~16~

 Major Eberbach stopped in mid-stride, glaring at the blood-red rose in a crystal vase. It sat in solitary splendor on Z's desk. It had, apparently, just been delivered, since the ripples of whispering spreading outward from ground zero hadn't yet reached the outer fringes of the office. Z, on the other hand, was a recruitment-poster advertisement for serenity and dutiful attention to his computer screen.

"From Eroica?" the Major grated. There was a card dangling from the rose stem. At some point in the day, if his energy flagged, he'd have to look at it and jumpstart his blood pressure.

"Yes, sir," said Z, not looking up.

"At least you managed to intercept this one before it landed in my office."

"Not necessary, sir," said Z, calm blue gaze rising from the screen to the Major. "It was for me."

 

~Filigree Silver

***

B approached the Major’s door with only the normal amount of apprehension. He had lifted his hand to knock when G warned from his desk, "I wouldn’t."

"But this is important–"

"Unless a nuclear bomb has decimated a major city, I think it can wait."

B tiptoed away from the door. "What’s going on?" he asked in a low voice.

"Z’s in there with him."

"And?"

"I don’t know. But they’ve been in there talking for three hours now, so whatever Z did, it must–"

"THAT IS NOT THE ISSUE!" came a familiar bellow from behind the closed door. B jumped.

"That’s the eighth time he’s said that," G confided quietly. "Every time, he’s said it a little bit louder. Maybe he thinks that if he says it loudly enough, Z will understand."

"What is not the issue?"

"I haven’t a clue. But I hope Z owns plenty of warm clothes."

"Hm." B looked at the documents in his hand. They could wait. For a little while, at least.

***

"But sir, I don’t understand," Z was saying, in the unflaggingly reasonable voice he had been using all day. "You’ve made it quite clear that you aren’t interested in Eroica yourself, so why should you mind if–"

"THAT IS NOT THE ISSUE!" the Major bellowed for the ninth time that afternoon. Judging from Z’s polite expression, the decibel level still hadn’t been enough to penetrate the younger man’s skull. "A healthy German boy should carry on a healthy, constructive life! You should never engage yourself in foul homosexual activity!"

They had been talking in circles for hours. Now Z deviated from the trodden path. "Why not?" he asked respectfully.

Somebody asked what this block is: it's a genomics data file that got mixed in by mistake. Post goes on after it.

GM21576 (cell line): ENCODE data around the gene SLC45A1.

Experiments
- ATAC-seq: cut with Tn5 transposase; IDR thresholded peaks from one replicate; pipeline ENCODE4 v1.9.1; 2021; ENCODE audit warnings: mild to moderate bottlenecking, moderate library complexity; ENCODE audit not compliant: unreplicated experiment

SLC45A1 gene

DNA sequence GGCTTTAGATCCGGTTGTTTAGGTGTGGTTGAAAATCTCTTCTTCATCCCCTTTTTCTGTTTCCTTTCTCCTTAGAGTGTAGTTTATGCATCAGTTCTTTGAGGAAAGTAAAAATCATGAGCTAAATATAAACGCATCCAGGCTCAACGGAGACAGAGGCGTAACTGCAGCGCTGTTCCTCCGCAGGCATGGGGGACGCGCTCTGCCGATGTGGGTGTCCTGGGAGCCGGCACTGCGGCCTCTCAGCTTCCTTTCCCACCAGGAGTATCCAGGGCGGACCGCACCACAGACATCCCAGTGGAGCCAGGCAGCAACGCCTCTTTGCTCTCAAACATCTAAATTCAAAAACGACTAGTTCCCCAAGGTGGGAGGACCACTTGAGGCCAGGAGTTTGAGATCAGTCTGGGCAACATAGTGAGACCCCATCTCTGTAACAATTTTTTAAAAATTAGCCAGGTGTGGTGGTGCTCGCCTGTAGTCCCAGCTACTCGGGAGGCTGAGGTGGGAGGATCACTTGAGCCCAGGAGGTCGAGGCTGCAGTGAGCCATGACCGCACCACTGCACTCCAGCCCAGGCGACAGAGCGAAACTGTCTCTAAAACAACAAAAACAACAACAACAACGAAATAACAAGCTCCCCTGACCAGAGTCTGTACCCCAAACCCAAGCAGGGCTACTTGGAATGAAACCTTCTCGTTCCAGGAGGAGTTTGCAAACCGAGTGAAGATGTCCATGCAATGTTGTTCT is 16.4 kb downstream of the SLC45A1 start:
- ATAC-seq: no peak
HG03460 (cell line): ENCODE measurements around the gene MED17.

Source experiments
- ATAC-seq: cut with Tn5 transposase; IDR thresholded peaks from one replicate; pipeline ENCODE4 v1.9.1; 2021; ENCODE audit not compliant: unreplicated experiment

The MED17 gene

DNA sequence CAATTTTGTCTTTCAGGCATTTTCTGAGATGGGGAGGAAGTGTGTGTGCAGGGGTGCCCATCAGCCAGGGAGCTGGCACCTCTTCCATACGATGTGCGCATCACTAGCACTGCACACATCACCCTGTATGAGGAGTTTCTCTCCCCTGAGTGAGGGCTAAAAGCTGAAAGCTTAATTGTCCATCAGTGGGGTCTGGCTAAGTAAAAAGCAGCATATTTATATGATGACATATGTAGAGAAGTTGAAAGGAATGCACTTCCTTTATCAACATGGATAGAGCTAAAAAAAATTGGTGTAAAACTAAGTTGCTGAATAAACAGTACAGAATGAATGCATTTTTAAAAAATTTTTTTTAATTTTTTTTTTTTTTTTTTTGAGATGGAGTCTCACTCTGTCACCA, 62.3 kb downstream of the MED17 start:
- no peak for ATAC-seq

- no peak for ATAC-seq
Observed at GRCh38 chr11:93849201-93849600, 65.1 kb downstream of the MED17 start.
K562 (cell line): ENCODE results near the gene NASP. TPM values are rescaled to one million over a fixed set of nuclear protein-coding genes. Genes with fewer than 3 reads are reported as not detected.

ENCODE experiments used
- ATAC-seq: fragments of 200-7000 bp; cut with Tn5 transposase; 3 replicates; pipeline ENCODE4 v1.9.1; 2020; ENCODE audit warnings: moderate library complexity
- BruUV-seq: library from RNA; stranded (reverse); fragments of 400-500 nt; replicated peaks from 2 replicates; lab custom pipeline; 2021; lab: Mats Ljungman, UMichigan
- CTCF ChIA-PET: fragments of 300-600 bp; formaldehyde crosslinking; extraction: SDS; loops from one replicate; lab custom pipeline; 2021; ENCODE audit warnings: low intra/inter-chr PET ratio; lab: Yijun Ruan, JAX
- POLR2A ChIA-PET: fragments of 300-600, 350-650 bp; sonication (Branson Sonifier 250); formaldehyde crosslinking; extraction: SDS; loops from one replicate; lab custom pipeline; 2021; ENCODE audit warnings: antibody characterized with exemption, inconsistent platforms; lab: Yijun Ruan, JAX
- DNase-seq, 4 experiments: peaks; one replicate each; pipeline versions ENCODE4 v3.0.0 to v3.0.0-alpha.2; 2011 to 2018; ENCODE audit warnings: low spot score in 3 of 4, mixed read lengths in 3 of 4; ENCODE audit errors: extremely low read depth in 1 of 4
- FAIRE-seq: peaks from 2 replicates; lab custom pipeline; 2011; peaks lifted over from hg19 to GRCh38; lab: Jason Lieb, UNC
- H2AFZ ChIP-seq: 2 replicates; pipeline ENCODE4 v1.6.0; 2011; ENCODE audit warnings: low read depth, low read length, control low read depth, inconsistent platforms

The Major’s mouth dropped open and his cigarette fell unnoticed onto his desk, where it began to burn a hole in an official document.

"Why not?!? Because it’s perverted, that’s why not!"

"With all respect, sir, one man’s meat is another man’s poison. Just because–"

"Shut up!" the Major snapped. He glowered for a minute, noticed the trail of smoke rising from his desk, and quickly stamped out the tiny flame which had half consumed the document, emitting German curses which made Z’s ears turn pink.

When the flame had been extinguished, the Major frowned at Z, re-evaluating his strategy. When he spoke again, he was far calmer.

"Z," he said, in the almost paternal tone he occasionally used with his favorite agent, "have you considered the risk to your career if it becomes known that you’re… running around with perverts?"

"Yes, sir," Z answered promptly and still respectfully. "I’ll do my best to be discreet, but Eroica is worth the risk."

The Major stared at Z as if he had abruptly and without warning sprouted a second head.

"Worth the…?" the Major sputtered at last.

"Yes, sir. And really, I’d be a coward if I let risk stop me from taking a chance at something I wanted."

Major Eberbach’s face went absolutely blank. Z realized that his words had in some way shocked his superior. He tried to think of a way to mend his remark, but since he had no idea what had been wrong with it, he remained courteously silent.

Major Eberbach stared at Z in intense silence for a full two minutes before barking, "Dismissed!" Z left quietly, wondering how close he’d come to being sent to Alaska.

***

"So how am I as a consolation prize?" Z asked late that night in the sitting room of the Earl’s hotel suite. The two of them were sharing pink Portuguese wine and a concerto by Rachmaninoff.

Dorian smiled at him over the rim of his glass. "Do you think that’s what you are?"

"Aren’t I?"

"I might ask you the same question."

Two pairs of blue eyes met and held over slowly growing smiles. After a moment, the Earl set his wineglass down and leaned forward to kiss the other man.

When they broke apart, the Earl said, punctuating his phrases with little kisses, "The first time I saw you… on the train en route to France… before I knew you had any connection with that militaristic machine… I enraged my accountant… by saying, ‘How cute.’"

A few minutes later, Z murmured, "On that same train ride… the Major said to watch my trousers around you."

"Well then. I’ll just put them over here where you can see them."

 

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